A mob of travelling stock suffered four deaths in a period of two weeks from mastitis on a TSR near Monteagle NSW in May 2019. The mob was made up of cattle from five different owners and had both adult cows (up to 6-7 years of age) and calves of varying ages. The mob had been on the road for well over 12 months.
The owner drover reported that the animals were noted to be lame on the side of the affected quarter; the quarter was swollen and the animals were dull and anorexic. In three of the four cases the cows deteriorated and died within 3-4 days. The one surviving animal had a calf at foot who continued to suck from all quarters. In the last case, a clear mucous nasal discharge was noted the day before the cow died. Treatment with oxytetracycline antibiotic intramuscularly was unsuccessful in the animals it was tried in. All four of the affected animals were immediately pre-calving or in the first week of lactation.
There were no new additions to the mob in recent months, however a number of the cows were in late gestation or early lactation with numerous calves in the mob at the time of investigation. They had recently been locked up overnight in the communal lockup of the TSR and were on a slow moving travel permit so the cows had to be moving each day. Weather had been variable with a period of low night and day temperatures followed by a week of moderate day temperatures and then another drop to low night and day temperatures in the previous three weeks before cases developed.
A necropsy was performed on the fourth clinical case to confirm mastitis as the cause of the deaths. The milk in the affected quarter was watery and contained clots. The lungs also displayed signs of pneumonia characterised by consolidation and congestion. Culture of the lung and milk reported profuse pure growth of Mannheimia haemolytica sensitive to ampicillin, trimethoprim, tetracycline and cefuroxime.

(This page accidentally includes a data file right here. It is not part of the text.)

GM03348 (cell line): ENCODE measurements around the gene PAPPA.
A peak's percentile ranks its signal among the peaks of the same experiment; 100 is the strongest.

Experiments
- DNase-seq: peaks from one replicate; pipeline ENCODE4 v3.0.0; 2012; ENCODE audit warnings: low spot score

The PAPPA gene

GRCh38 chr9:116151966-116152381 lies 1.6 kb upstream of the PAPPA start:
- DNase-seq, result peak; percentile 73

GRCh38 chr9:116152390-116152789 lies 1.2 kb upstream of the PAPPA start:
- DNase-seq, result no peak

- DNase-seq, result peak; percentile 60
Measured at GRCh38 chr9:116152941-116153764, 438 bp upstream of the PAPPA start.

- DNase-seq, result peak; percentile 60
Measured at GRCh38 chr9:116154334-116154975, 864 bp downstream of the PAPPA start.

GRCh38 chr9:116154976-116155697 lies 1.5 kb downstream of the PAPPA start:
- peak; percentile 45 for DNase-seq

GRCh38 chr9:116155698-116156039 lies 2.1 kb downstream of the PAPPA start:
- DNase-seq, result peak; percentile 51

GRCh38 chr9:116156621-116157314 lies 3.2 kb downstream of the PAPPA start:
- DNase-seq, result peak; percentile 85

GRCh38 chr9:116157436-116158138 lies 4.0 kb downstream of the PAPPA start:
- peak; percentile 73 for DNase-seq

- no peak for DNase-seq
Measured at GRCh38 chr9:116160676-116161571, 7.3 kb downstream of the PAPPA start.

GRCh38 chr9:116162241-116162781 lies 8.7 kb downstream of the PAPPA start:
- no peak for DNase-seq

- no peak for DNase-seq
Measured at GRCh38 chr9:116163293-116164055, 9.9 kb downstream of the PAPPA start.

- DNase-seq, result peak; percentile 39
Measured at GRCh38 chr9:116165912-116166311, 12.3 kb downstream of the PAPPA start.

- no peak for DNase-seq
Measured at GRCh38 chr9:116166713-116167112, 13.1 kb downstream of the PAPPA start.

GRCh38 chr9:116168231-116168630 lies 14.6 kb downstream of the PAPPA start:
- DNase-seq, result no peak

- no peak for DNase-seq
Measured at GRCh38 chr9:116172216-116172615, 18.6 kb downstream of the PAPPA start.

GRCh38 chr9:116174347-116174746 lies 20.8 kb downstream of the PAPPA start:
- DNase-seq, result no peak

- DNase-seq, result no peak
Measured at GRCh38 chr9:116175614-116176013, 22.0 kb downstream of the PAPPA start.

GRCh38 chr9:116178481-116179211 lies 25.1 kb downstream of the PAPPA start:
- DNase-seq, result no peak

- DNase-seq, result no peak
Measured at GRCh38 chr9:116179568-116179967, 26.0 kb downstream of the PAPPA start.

Mannheimia haemolytica is a common cause of mastitis in sheep but rarely in beef cattle (Radostits et al). Also in this case, it is difficult to determine if the pneumonia was the primary cause of disease and the mastitis secondary. Clinically, cases of mastitis alone due to Mannheimia haemolytica generally progress to gangrenous mastitis in the cow but not a high incidence of deaths. In contrast, in this case the udders remained hot, swollen and hard but deaths occurred within 3-4 days regardless. In Canada in 1955, Maplesden and Carter reported on a similar case of Mannheimia mastitis with concurrent pneumonia cases occurring in the calves at the time. In this travelling stock mob, no obvious signs of pneumonia were present in the other animals in the herd, nor were the signs obvious in the clinical mastitis cases.
Detection of affected animals and treatment in this case is made more difficult by the fact that the mob is travelling on the stock route and so suitable facilities for examination and treatment are limited.
At the time of writing, no further cases of mastitis had occurred in the herd.